Monday, May 08, 2006

The Doherty Code

I'm loathe to post anything caught from the superegotastjossisthenewjaredtunainthatway blog roundabout, but once in a while...

Before we all drop 'bows on Mr. Babyshambles' blood art...

...I think it best to review other aesthetic experiments from other troubadours with sober respect. Consider, "Self Portrait"(1970):

Obviously, Dylan's self-caricature album art is technically and stylistically superior to Doherty's faux-outsider-art needle drippings. "Self Portrait," however, is highly derivative and, all sympathies to the artist, sadly transparent in its pretensions. Informed by five decades of modernism, Dylan, in a mode typical of his less rigorous musical excursions, borrows the gravitas and assumed candor of his influences without bothering to engage himself in similar internal examination. Borrowing heavily from Picasso, the artist has bypassed the process of forcibly devolving from practiced and conscious draftsmanship toward instinctual and "honest" art. Instead, he has simply co-opted the visual language of early-Modern artistic intimacy - signaling a supposed frankness with an already corrupted idiom. Granted, displaying a cliché self portrait as a replacement for the actual words "Self Portrait" on an album called "Self Portrait" might have been a clever post-modern gesture - inviting future listeners into an environment where self-conscious incorporations of denuded styles have replaced strictly verbal language, where words and musical appropriations have become derived of original meanings and are purely figurative in use, where confession dies at utterance. In such systematic dishonesty, the artist would be revealing the ultimate impossibility of self-analysis - the indivisible and inexplicable nature of the self - thus striking a blow against a hundred years of scientific and psychological brutality in the name of an open, inscrutable humanism. His obvious mimicking of Picasso's style, however, reveals the rather unpalatable possibility that Dylan is simply attempting a historical and commercial elision of his oeuvre with that of the modern master. Rationally, this is the most available analysis, and we cannot avoid the notion that the artist desired such an association in all its cynical and pathetic implications. In the end, "Self Portrait" comprises a rather condescending gesture.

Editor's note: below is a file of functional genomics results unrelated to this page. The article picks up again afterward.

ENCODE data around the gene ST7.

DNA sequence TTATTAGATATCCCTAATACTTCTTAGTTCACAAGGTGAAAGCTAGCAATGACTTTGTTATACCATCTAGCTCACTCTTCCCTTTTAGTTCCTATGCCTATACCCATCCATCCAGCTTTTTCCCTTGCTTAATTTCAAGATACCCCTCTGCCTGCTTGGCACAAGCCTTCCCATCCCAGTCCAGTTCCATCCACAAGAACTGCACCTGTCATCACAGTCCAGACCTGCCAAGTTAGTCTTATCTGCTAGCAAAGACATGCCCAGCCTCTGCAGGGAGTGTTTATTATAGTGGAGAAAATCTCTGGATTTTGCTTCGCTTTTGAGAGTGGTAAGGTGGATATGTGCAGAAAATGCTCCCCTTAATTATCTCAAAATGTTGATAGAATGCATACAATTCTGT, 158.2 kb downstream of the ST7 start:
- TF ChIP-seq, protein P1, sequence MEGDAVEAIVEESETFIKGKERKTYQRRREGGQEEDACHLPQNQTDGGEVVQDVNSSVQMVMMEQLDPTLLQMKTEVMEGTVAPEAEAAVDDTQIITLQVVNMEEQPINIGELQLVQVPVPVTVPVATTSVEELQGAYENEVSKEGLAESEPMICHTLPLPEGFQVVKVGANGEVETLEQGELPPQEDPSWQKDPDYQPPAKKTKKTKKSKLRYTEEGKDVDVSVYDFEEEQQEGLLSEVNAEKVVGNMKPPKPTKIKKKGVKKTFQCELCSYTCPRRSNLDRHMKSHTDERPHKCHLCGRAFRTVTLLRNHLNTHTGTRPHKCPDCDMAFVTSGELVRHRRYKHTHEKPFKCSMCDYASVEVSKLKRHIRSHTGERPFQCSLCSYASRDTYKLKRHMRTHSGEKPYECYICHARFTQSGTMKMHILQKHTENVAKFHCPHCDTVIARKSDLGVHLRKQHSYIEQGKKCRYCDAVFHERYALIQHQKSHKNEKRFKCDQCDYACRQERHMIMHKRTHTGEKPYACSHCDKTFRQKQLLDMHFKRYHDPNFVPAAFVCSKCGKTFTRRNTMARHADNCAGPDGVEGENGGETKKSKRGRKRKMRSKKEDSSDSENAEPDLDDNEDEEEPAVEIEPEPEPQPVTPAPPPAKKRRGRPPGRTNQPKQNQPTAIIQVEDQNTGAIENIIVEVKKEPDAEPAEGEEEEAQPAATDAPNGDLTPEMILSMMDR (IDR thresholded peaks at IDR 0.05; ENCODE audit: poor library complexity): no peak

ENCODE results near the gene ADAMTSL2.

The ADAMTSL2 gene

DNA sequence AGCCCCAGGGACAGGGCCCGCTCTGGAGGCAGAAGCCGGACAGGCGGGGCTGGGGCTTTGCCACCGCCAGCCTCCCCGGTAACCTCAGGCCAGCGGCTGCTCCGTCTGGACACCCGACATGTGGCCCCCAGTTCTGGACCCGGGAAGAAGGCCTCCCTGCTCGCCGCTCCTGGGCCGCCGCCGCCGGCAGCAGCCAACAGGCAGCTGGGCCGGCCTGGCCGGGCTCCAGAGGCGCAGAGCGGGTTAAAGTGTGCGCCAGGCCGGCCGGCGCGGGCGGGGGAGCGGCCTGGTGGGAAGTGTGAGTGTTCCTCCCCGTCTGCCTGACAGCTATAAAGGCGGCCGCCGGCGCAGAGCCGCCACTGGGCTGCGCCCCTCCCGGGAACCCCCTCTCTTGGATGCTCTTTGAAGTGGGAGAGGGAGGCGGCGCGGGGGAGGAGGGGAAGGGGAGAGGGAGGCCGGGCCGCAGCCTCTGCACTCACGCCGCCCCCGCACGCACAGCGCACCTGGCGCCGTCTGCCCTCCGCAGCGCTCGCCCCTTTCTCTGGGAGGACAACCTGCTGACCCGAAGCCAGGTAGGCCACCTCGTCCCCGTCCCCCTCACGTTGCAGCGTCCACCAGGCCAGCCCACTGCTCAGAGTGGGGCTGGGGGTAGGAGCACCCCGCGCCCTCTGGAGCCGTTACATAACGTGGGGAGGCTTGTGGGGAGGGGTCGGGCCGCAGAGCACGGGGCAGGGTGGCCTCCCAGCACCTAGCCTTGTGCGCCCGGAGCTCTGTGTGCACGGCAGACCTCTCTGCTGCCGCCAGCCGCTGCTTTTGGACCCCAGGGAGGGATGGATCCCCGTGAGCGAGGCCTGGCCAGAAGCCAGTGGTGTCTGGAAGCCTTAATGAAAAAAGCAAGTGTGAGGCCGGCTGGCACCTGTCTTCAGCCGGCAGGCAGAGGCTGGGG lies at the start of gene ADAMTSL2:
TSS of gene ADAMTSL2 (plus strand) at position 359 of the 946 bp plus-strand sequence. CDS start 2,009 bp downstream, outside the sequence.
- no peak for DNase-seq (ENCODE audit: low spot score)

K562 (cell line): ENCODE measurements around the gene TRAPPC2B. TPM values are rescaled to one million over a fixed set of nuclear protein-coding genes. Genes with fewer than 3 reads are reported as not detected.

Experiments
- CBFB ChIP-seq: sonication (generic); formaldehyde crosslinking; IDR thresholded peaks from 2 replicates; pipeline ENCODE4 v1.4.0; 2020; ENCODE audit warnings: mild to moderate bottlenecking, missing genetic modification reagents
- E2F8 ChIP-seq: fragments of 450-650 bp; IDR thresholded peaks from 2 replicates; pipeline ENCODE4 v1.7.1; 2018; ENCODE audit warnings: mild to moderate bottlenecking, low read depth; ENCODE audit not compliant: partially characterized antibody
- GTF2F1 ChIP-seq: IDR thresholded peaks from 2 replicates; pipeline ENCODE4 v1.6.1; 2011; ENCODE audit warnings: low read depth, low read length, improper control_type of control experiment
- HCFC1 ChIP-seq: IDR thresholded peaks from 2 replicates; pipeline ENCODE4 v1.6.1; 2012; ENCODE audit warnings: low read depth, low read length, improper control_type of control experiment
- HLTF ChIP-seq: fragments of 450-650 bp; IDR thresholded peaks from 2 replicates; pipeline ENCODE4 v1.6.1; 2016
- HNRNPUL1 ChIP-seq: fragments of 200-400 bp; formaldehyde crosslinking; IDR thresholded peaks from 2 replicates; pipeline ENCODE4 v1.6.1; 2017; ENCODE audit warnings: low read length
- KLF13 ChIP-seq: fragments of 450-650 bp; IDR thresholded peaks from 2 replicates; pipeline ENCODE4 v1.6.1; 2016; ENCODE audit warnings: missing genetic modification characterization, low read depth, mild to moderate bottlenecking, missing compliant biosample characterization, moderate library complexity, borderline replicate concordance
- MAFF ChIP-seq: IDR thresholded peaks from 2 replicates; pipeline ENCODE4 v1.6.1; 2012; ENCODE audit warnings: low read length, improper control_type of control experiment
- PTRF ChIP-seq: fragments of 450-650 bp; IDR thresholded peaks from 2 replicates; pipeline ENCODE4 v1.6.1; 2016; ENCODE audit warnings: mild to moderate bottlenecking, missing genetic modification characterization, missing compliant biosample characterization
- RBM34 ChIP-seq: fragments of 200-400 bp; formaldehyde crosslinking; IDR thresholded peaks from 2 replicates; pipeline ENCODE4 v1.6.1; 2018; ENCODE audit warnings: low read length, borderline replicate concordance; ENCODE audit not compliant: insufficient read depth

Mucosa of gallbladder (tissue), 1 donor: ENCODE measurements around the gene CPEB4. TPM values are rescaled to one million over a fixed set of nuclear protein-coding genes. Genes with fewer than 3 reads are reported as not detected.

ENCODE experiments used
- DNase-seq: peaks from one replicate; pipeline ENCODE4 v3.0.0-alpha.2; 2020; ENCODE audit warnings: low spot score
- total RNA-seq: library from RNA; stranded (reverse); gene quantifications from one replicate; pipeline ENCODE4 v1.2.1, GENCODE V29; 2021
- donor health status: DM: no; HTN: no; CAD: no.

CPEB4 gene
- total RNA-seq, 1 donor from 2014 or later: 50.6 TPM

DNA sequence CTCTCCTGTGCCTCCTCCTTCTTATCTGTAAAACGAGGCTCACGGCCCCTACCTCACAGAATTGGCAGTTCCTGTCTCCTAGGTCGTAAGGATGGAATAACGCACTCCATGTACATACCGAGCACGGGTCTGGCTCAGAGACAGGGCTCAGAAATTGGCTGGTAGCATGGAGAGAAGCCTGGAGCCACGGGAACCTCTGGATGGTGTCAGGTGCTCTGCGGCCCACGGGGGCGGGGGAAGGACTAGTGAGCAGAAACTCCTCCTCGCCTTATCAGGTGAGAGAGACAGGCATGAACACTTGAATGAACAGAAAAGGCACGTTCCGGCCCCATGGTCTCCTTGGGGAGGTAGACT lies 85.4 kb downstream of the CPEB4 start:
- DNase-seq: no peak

Now, Dave Navarro's "Heroin Syringe Blood on Ceiling of Playboy Mansion Orgy Room "(ca. 2000)

Honest, confessional, brutal, and truthful, this simple installation compells the viewer to question his/her somatic relationship to sacred space and the practice of looking at art itself. A graceful contribution to an ongoing dialog, one cannot help but imagine that Navarro, no matter his faults, is hard as fuck.

Instinctual in his applications and appropriations, but cynically conscious of their effects, Doherty's work occupies a profane space between the confrontational candor of Navarro, the reluctant participant in a particular economy of exploitation, and the commerical savvy of Dylan, the master thief of the modern market. In a final analysis, the viewer of "Blood Paintings" is left gutted and perplexed, wondering after his/her place in the greater dialog of identity and how in the hell the artist remains a free man.


Post a Comment

<< Home